Whatever construction is to be put on the story the truth is that the earth did not stay silent as it witnessed the Son of Man's death and resurrection. There are two other instances of earthquakes in the Gospel of Matthew. The first is in the catalogue of cataclysmic events that will preface "the birthpangs" of the end of the age (Matthew 24 v3,8). "For nation will rise against nation, and kingdom against kingdom, and there will be famines and earthquakes in various places: all this is but the beginning of the birthpangs (Matthew 24 v 7,8)

The language of labour pains in the Gospel here is of a piece with the word and image that Paul used in Romans 8v22 of the whole of creation being in labour. The earth quakes as the whole of creation goes into labour to give birth to the reality of the New Earth and the New Heaven as prophesised in Isaiah 65. Central to these eschatological events on earth according to Jesus in the same chapter in Matthew is none other than "the Son of Man" (Matthew 24 v27-31). Without at this stage attempting an exegesis of this apocalyptic passage the point to make is that Jesus, the Son of Man, seems especially conscious of his relationship with the earth and the earth seems vigorously vocal as the mission of the Son of Man unfolds. Indeed, in an earlier chapter Matthew 19 v28 Jesus sees the "Son of Man" as central to "the renewal of all things", the word is palingenesis - literally "the birth again of all things". 'Jesus said to them "Truly I tell you, at the renewal of all things, when the Son of Man is seated on the throne of Glory you who have followed me ....... will inherit eternal life".

The fourth and first earthquake in Matthew's Gospel is hidden from view by the way it is translated. It is in Matthew 8. Jesus, has spoken poignantly of how he the Son of Man has nowhere to lay his head. The foxes have holes (in the earth) and the birds of Heaven their nests but he is pillowless. Getting into a boat on the Sea of Galilee he falls asleep. And the earth then quakes. The episode of Jesus stilling the storm (seismos) ends with the disciples asking the question "What sort of man is this?" The earth that gave birth to Adam now raises the question as to the identity of Jesus, the Son of Adam, at the outset of his mission.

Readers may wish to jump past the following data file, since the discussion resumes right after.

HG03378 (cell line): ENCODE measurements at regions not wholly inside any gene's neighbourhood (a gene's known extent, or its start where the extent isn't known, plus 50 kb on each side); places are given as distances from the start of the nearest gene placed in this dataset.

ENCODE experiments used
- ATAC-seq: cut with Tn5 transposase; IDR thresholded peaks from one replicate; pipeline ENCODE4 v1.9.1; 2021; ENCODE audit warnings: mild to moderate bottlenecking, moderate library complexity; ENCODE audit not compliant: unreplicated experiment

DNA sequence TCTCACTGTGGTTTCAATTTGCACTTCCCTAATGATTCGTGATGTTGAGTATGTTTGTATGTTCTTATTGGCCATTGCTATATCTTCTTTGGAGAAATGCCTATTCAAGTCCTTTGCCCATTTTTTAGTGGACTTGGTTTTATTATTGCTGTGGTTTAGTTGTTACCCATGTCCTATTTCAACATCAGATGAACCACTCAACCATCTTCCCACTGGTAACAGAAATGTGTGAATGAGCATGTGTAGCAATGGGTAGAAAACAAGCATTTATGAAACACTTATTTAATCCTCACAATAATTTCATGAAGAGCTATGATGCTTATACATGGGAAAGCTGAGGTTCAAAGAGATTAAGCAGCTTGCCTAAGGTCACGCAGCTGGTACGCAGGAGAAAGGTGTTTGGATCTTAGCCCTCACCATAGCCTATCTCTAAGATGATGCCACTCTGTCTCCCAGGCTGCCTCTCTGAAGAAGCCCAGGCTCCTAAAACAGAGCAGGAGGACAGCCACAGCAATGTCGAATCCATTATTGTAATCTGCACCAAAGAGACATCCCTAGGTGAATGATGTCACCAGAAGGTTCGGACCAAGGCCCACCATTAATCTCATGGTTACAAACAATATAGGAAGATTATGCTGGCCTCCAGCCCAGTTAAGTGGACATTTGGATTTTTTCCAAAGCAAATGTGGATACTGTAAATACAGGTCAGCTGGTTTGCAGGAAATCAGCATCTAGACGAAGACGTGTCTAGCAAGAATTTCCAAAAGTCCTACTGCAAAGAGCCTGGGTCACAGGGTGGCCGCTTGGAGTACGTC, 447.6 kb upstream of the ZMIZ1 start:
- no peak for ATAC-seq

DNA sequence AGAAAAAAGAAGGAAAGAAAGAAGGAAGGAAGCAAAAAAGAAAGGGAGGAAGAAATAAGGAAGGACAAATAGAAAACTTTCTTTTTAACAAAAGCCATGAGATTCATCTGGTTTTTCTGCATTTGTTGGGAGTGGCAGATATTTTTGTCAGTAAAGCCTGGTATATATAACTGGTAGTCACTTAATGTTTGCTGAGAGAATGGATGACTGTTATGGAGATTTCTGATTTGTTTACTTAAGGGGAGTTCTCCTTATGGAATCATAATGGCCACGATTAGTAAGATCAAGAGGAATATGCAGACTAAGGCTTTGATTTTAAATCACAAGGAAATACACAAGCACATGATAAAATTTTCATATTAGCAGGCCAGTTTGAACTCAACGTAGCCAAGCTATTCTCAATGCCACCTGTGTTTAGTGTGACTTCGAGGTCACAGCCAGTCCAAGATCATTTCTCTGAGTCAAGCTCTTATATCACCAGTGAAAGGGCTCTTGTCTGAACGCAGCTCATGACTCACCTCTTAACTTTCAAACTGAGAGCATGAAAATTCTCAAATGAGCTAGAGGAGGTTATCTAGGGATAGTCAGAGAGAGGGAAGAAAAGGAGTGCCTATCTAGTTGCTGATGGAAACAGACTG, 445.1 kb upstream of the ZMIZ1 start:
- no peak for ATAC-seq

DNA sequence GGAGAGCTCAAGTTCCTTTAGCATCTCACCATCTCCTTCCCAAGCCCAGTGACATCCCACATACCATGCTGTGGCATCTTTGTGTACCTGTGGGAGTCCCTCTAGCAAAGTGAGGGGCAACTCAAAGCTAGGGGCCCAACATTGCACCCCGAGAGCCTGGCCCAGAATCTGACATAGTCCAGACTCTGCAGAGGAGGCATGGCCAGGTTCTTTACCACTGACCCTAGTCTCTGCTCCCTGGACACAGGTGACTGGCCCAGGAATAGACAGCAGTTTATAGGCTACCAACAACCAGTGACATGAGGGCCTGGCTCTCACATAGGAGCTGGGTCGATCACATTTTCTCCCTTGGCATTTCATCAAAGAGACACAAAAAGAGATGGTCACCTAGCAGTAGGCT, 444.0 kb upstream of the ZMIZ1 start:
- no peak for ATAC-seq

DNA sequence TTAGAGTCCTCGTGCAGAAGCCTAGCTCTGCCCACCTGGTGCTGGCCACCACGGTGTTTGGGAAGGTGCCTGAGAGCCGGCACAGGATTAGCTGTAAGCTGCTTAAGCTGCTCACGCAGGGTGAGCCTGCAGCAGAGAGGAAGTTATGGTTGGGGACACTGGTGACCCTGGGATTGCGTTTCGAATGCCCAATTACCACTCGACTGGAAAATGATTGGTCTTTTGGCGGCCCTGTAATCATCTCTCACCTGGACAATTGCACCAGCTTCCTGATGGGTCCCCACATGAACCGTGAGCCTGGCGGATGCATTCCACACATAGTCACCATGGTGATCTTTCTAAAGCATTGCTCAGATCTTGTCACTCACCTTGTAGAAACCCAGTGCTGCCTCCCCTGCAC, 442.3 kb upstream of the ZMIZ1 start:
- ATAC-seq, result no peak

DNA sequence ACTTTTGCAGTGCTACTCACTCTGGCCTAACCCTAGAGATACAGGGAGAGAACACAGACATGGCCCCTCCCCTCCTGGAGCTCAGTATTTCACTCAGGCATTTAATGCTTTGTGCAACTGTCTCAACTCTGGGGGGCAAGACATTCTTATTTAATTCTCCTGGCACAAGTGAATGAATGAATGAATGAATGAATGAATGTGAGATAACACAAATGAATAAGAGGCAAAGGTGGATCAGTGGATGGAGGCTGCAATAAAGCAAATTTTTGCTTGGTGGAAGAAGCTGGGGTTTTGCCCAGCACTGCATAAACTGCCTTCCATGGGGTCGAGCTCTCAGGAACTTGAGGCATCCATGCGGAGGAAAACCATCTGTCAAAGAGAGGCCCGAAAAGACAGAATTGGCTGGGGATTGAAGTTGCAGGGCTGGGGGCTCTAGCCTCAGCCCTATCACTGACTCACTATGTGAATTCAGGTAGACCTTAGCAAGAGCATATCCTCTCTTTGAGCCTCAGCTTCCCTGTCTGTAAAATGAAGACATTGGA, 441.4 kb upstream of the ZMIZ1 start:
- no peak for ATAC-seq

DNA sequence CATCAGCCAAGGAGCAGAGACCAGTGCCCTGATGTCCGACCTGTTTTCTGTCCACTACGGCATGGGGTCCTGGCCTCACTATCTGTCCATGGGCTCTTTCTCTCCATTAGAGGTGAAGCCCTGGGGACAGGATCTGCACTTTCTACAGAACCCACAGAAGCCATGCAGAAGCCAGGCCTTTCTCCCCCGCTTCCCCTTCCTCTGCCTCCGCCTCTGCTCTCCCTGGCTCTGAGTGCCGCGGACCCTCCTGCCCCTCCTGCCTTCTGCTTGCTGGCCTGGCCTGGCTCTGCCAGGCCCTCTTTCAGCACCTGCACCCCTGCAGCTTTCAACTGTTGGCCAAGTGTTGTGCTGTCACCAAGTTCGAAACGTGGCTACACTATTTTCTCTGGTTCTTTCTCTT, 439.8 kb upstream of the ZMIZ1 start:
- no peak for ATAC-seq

And what is that mission? To do God's will on earth as it is done in Heaven. His prayer and ours. His mission and ours. The earthing of Heaven. The Missio Dei. The Mission of God. No wonder the earth quakes as that mission unfolds through the unique ministry of the Son of Adam, the one hewn from the earth itself.

Turning to the Gospel of John we are arrested by the declaration: "All things came into being through him, and without him not one thing came into being". This is a confessional statement about the Word who is Jesus. This is echoed through the primary chapters of Colossians, Ephesians and Hebrews. Colossians 1 v16 "For in him all things in heaven and on earth were created, things visible and invisible......... all things have been created through him and for him". Never has so much theology hung on two such small prepositions.

It is these credal statements that lead to a high view of creation. It is the gift of Christ. Respect for and reverence of the earth follows as it does for the whole of the created order contained in that small "all". This distinctively Christian insight ought to shape and form a Christian's attitude to the environment. Creation does not exist for the human family but for Christ. The earth is here for us to delight in, to manage, to serve but its centre is inhabited by Christ alone and not us. It is a blasphemy to usurp Christ's place. When critics of Christian attitudes to the environment such as Lyn White have lambasted us for elevating ourselves over the rest of creation and exploiting it by our own devices for our own desires they have been right to challenge such anthropocentrism. The Bible dethrones such ambitions and affirms the centrality of Christ not just to salvation but also to creation.

In John 12 we read "And I, when I am lifted up from the earth will draw all people/all things to myself. He said this to indicate the kind of death he was to die. The crowd answered ........ "How can you say the Son of Man must be lifted up?"